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Sunday, 12 June 2016

Mum's bruised hands

This is how mum's hands looked after her recent hospitalisation. In fact, they've improved in this photo since she was first released from the ward. But they were so badly bruised because of the cannulas they put into her hands to accept the IV antibiotics and direct the flow into her body. A cannula is a small plastic pipe with a tube at one end and a clip at the other. The clip end faces out and the IV feed from the bag of antibiotics is fastened to it.

Because mum's skin is delicate and because she has the bad habit of taking the cannulas out of her hands when they're not connected to the IV feed, her hands become bruised like this because new sites for the cannulas have to always be found. It'll be the same story if she's readmitted to the hospital again at some point in the future. But when she got out of the hospital she forgot that she had been in hospital, and so she had to invent a reason why her hands were so badly bruised. This is how she works it out:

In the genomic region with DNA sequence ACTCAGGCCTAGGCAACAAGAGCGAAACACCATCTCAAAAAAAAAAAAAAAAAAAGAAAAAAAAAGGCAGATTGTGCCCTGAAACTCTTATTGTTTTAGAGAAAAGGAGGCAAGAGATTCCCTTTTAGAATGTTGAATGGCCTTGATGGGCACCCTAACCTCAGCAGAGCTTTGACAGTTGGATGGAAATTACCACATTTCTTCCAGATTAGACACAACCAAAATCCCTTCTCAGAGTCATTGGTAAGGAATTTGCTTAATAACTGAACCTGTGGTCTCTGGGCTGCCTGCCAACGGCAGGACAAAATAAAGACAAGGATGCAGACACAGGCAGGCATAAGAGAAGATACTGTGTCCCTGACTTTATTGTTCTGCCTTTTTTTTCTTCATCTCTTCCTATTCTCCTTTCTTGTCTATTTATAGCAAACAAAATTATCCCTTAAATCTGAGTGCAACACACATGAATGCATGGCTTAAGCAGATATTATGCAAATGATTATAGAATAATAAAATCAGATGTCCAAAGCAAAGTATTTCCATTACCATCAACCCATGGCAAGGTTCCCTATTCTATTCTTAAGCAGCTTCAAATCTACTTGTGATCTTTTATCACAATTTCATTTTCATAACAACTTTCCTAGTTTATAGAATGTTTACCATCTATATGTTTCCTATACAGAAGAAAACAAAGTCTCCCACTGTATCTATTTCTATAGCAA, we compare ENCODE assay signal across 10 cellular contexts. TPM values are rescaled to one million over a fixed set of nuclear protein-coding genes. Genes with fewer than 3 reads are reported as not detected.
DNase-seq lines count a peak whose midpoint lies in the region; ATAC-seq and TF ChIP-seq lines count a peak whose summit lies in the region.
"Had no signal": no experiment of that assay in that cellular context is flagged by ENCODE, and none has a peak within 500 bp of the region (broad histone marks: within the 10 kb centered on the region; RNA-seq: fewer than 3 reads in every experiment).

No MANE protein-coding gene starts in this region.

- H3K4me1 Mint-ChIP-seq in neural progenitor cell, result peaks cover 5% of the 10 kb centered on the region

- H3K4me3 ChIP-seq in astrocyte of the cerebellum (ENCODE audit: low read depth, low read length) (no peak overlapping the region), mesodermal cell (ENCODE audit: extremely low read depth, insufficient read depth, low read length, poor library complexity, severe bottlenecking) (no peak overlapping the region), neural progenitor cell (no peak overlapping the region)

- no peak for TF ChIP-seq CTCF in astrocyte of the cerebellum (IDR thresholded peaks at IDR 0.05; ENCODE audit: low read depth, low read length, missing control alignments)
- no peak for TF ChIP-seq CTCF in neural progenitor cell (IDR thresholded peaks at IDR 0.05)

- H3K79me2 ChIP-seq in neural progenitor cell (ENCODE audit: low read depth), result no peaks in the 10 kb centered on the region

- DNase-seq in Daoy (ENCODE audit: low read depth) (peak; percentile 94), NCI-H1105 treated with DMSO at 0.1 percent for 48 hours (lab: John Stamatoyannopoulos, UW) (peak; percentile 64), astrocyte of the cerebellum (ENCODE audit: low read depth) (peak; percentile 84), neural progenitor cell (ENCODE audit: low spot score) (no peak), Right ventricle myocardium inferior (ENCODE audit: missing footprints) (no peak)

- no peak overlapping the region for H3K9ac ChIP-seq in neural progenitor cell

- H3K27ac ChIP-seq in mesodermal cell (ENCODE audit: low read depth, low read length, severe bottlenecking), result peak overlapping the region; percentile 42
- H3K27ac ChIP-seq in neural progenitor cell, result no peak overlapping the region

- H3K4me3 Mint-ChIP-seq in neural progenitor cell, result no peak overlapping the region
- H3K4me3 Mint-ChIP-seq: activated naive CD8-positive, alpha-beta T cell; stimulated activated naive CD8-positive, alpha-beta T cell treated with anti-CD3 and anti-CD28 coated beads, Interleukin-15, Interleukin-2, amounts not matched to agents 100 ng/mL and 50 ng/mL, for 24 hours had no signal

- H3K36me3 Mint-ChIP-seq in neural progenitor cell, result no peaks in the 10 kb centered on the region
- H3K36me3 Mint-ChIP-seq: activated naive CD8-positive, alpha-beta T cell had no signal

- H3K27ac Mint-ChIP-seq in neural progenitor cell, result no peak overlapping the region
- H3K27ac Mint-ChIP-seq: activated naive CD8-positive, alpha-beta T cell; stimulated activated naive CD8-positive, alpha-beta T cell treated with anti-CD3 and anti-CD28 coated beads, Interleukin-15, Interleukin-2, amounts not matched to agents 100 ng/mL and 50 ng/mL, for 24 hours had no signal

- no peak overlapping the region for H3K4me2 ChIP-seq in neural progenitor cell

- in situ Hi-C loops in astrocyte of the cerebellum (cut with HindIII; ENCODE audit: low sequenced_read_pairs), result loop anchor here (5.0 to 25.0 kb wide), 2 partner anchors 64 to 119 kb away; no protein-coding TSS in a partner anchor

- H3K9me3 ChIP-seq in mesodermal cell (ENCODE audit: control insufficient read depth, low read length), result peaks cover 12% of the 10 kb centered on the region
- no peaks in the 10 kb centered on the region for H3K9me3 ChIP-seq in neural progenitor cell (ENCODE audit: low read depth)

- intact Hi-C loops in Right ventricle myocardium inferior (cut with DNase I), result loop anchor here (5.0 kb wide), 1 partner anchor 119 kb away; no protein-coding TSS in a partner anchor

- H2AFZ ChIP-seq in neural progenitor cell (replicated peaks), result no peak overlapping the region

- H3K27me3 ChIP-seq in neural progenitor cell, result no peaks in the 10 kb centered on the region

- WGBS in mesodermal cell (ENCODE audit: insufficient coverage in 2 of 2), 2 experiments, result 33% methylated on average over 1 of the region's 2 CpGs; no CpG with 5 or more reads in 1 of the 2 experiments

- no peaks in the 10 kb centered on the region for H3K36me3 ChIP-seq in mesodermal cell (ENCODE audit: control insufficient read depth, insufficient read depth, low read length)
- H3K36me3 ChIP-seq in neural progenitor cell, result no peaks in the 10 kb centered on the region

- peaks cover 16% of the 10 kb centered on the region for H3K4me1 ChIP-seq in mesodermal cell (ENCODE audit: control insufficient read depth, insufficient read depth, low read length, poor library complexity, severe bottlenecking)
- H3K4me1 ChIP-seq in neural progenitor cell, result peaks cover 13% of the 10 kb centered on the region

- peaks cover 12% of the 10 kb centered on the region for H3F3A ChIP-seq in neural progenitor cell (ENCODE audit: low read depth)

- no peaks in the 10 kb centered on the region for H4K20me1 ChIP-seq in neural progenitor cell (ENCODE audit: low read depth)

I don't know what's wrong with my hands. Something to do with an unrestrained horse in the back of a car with no bridle. I don't know how I got into that situation but I was in a sedan with a horse in it.
I tried to talk her around it:
It's not true you know.
Why?
You were never in a car with a horse in it.
Oh [well], it was a good story.
Finally she accepted my version but you can be sure that if I bring up the subject again tomorrow when I visit her in the nursing home she will revert to the story of the horse in the car. That's just the way dementia works. It seems strange to us, almost willfully blind, but to her it's the only realistic solution to an intractable problem: how did her hands get so banged up?

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